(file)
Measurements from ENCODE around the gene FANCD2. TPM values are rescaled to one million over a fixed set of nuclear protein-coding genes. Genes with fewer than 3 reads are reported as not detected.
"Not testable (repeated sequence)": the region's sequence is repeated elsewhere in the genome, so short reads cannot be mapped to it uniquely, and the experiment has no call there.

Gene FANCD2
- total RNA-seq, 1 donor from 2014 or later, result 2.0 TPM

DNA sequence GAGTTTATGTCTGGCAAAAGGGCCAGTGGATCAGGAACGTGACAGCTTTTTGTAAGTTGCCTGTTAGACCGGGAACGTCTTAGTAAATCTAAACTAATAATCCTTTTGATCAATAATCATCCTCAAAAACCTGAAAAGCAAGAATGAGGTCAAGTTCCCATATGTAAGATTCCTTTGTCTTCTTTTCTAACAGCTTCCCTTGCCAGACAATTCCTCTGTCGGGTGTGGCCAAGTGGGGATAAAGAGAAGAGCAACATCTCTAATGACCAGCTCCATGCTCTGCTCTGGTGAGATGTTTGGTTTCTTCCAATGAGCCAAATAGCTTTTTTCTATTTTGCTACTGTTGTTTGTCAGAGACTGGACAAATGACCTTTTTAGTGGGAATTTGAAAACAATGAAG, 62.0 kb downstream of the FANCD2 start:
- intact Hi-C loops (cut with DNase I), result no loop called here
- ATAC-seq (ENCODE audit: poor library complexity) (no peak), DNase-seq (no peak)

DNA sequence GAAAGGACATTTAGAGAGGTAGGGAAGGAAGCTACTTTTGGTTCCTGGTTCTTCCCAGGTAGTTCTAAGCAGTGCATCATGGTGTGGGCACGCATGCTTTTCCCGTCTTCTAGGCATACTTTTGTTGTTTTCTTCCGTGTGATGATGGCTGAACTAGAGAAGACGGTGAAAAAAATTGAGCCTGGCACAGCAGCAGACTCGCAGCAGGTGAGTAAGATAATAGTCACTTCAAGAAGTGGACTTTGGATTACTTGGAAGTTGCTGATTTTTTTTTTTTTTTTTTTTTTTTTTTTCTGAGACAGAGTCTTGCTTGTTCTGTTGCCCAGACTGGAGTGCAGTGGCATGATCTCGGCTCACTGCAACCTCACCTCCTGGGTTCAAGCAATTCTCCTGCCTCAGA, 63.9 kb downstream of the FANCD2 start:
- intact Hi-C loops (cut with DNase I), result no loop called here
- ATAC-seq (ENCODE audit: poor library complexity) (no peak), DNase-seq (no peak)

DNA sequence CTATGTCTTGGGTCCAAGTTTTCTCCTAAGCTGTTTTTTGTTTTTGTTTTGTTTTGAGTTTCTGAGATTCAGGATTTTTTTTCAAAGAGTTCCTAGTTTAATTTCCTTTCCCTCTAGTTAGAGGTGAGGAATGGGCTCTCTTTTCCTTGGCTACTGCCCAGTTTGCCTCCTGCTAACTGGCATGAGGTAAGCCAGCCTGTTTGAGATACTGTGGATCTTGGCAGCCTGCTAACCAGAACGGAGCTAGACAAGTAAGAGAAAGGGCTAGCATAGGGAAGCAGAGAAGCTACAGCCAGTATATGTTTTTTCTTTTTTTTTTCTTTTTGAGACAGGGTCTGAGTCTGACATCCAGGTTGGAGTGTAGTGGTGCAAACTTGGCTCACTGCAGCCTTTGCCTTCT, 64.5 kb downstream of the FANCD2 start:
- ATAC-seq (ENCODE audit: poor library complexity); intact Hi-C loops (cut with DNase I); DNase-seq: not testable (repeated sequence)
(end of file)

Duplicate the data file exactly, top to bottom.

Measurements from ENCODE around the gene FANCD2. TPM values are rescaled to one million over a fixed set of nuclear protein-coding genes. Genes with fewer than 3 reads are reported as not detected.
"Not testable (repeated sequence)": the region's sequence is repeated elsewhere in the genome, so short reads cannot be mapped to it uniquely, and the experiment has no call there.

Gene FANCD2
- total RNA-seq, 1 donor from 2014 or later, result 2.0 TPM

DNA sequence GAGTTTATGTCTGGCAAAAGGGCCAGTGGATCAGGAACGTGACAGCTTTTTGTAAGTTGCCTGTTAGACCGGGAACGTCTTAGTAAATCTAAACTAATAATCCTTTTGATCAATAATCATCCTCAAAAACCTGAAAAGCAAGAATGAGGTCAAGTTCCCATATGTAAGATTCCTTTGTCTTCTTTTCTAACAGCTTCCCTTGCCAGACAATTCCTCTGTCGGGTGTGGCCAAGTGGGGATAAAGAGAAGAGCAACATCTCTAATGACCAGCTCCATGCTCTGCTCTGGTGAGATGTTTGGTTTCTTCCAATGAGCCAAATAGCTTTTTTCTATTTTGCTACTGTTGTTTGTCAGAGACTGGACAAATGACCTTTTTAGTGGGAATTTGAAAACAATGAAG, 62.0 kb downstream of the FANCD2 start:
- intact Hi-C loops (cut with DNase I), result no loop called here
- ATAC-seq (ENCODE audit: poor library complexity) (no peak), DNase-seq (no peak)

DNA sequence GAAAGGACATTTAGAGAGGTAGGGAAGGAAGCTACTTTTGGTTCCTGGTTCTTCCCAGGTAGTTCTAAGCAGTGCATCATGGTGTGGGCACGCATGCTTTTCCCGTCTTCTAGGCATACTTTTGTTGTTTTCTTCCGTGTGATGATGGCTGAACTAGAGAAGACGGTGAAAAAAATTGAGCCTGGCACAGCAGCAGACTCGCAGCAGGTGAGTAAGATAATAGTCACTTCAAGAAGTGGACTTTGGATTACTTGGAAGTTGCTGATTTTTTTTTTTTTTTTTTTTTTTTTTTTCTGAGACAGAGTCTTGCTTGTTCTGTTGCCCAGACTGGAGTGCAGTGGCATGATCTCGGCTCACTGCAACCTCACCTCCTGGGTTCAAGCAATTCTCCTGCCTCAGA, 63.9 kb downstream of the FANCD2 start:
- intact Hi-C loops (cut with DNase I), result no loop called here
- ATAC-seq (ENCODE audit: poor library complexity) (no peak), DNase-seq (no peak)

DNA sequence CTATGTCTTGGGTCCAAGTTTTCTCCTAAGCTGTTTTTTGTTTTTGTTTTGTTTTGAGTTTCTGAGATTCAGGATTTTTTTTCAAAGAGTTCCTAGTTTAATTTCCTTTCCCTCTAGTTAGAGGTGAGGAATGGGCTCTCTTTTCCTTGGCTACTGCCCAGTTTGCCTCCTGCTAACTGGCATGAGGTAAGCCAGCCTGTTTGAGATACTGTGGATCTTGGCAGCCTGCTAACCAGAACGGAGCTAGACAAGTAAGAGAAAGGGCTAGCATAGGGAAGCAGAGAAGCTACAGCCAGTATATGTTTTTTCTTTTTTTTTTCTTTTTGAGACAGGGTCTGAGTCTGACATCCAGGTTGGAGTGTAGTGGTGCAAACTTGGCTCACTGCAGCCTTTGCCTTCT, 64.5 kb downstream of the FANCD2 start:
- ATAC-seq (ENCODE audit: poor library complexity); intact Hi-C loops (cut with DNase I); DNase-seq: not testable (repeated sequence)